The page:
Selective GABA release as a mechanistic basis of high-frequency stimulation used for the treatment of neuropsychiatric diseases

Thomas J. Feuerstein, Miriam Kammerer, Carl Hermann Lücking, Andreas Moser

14 Citations (Scopus)


Electrical high-frequency stimulation (HFS) is applied in many brain areas to treat various clinical syndromes. The nearly identical constellation of stimulation parameters raises the question of a unique mechanism of action of this therapeutic option. The identification of a single HFS mechanism may help to optimize the HFS technology by targeting this single mechanism. Experimentally, only axonal membranes are targets of HFS, but not other membranes of neurons or glial cells. Within all HFS target regions, axons of excitatory glutamatergic and inhibitory GABAergic neurons are present and play roles in all clinical syndromes treated successfully with HFS. Therefore, glutamatergic or GABAergic fibres are likely candidates as mediators of a unique HFS mode of action. The selective involvement of another neuronal fibre type (e.g. monoaminergic, cholinergic, etc.) in the HFS mode of action is highly unlikely since the regional and syndromal dissimilarity of the clinical HFS applications precludes the assumption of such a fibre type as primary HFS site of action. Our recent experimental finding that HFS of human neocortical slices induces the action potential-mediated release of GABA, but not of glutamate, simplifies the possibilities to explain the HFS mode of action, as the explanation now may concentrate on GABAergic axons only. Thus, we are analysing, on the basis of the pathophysiological grounds of the various syndromes treated with deep brain stimulation, whether a selective GABA release is a collective explanation of the mode of action of HFS. We suggest that selective GABA release indeed may needfully and sufficiently explain efficacy and side effects of HFS.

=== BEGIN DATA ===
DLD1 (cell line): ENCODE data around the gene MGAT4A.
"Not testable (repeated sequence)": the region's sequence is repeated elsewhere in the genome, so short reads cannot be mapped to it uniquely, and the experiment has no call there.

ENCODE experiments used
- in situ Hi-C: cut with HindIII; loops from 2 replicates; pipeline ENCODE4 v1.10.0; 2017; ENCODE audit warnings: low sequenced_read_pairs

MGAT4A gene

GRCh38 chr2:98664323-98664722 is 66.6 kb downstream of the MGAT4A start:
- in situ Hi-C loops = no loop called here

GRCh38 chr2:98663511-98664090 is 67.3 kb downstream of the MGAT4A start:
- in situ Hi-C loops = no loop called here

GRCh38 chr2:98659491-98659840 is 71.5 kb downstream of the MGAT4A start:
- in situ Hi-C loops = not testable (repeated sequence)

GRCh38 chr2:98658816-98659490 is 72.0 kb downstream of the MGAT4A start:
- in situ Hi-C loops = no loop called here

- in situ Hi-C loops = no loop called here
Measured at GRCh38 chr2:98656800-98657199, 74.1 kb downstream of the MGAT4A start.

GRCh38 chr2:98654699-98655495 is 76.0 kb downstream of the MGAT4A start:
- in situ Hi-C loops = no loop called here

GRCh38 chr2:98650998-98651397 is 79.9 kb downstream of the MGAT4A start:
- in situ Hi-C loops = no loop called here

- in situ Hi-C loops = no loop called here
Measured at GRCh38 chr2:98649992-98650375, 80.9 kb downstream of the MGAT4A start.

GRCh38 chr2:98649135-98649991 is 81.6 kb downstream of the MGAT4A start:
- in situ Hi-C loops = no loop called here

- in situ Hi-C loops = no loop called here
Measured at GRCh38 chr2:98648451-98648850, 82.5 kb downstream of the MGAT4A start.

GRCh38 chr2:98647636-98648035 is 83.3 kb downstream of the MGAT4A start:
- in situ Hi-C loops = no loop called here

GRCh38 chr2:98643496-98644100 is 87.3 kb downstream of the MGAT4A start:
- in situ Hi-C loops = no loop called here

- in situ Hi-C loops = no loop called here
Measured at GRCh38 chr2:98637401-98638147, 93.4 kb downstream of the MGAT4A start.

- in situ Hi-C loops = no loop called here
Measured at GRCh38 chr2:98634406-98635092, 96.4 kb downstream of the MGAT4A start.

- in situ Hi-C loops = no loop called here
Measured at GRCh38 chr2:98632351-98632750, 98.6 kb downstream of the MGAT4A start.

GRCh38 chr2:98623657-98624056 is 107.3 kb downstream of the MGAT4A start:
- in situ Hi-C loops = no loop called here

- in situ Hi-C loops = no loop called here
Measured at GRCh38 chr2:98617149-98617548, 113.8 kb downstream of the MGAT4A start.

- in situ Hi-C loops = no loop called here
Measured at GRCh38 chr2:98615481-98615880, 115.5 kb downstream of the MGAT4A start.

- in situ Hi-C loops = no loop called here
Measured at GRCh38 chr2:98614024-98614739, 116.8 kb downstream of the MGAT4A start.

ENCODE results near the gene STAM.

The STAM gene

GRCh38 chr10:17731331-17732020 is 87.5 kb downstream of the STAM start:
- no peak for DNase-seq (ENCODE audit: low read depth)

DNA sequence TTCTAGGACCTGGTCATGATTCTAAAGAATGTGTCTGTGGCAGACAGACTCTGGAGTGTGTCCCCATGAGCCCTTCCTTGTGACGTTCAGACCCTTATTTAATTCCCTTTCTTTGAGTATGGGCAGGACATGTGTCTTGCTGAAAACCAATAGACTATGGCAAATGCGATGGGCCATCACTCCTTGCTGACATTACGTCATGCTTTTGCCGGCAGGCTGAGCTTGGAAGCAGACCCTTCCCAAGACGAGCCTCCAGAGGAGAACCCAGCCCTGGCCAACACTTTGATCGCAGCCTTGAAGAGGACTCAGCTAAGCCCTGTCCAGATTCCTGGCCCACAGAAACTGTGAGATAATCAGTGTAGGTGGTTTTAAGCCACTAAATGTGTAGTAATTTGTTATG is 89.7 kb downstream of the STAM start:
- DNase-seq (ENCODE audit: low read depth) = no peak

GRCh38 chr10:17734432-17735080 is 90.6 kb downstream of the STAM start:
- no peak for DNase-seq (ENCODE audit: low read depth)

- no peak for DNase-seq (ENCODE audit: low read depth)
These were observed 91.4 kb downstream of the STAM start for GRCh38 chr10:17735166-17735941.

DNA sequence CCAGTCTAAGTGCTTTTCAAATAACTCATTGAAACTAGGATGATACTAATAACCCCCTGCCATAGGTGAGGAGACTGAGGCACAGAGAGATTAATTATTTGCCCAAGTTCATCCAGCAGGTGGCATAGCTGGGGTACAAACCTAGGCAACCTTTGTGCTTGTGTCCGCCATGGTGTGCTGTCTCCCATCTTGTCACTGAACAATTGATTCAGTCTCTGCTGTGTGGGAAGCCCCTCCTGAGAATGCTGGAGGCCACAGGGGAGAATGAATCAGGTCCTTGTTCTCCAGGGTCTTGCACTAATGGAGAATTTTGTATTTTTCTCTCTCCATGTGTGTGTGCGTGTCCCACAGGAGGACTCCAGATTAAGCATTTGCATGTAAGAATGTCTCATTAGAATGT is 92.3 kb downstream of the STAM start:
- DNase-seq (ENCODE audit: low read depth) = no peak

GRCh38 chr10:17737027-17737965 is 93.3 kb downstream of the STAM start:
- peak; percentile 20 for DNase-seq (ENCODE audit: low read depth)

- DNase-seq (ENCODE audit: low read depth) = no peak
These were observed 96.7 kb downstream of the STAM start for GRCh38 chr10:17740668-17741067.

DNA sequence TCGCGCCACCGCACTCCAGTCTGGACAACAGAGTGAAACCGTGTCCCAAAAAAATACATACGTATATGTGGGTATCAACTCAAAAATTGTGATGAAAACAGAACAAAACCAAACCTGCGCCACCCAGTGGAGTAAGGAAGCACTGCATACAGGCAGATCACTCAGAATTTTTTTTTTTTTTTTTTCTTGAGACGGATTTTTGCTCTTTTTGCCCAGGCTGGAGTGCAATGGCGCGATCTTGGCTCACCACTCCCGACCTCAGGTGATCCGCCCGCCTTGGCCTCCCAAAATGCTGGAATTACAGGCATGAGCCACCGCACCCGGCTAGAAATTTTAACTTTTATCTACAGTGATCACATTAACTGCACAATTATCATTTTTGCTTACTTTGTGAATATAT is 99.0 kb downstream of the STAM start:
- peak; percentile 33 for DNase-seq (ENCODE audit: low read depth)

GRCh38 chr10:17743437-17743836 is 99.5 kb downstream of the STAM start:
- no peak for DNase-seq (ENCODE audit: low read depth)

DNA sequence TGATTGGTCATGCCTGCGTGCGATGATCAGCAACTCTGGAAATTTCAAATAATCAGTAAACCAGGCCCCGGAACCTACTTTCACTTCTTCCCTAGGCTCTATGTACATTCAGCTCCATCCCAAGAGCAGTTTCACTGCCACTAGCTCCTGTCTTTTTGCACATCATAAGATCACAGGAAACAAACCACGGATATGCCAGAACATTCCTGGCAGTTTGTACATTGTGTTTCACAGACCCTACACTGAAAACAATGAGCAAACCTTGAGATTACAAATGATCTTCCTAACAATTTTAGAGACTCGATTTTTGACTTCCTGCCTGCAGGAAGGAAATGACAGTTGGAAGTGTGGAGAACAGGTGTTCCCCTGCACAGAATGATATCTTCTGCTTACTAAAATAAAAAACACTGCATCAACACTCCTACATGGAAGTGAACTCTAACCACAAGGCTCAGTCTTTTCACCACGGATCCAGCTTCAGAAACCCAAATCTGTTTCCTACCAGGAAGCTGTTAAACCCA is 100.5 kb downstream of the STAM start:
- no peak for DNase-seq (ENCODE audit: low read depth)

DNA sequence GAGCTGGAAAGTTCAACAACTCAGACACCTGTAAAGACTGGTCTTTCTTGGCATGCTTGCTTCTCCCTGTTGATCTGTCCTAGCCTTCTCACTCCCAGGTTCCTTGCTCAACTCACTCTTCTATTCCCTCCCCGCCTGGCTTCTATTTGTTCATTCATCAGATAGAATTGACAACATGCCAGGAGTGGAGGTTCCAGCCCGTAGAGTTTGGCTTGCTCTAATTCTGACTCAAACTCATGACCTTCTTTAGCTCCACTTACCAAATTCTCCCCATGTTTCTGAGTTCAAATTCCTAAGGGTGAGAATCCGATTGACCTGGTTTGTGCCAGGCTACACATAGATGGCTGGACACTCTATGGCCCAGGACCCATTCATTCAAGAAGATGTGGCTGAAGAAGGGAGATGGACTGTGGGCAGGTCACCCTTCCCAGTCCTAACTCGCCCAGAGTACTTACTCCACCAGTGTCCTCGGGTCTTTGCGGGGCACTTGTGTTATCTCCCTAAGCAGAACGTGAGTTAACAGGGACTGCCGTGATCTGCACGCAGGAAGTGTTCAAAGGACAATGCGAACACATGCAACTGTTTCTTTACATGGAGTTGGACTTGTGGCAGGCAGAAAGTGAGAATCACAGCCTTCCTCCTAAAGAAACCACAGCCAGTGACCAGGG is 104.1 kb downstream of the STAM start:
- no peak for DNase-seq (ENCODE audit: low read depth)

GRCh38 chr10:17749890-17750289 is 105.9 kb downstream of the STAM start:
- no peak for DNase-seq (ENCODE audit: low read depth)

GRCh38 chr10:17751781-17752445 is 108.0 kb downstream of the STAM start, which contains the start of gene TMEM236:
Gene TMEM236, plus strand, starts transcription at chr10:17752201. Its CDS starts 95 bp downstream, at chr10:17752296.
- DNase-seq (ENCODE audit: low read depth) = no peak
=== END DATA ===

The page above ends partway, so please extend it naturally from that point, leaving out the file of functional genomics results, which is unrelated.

Original languageEnglish
JournalNaunyn-Schmiedeberg's Archives of Pharmacology
Issue number1
Pages (from-to)1-20
Number of pages20
Publication statusPublished - 01.07.2011


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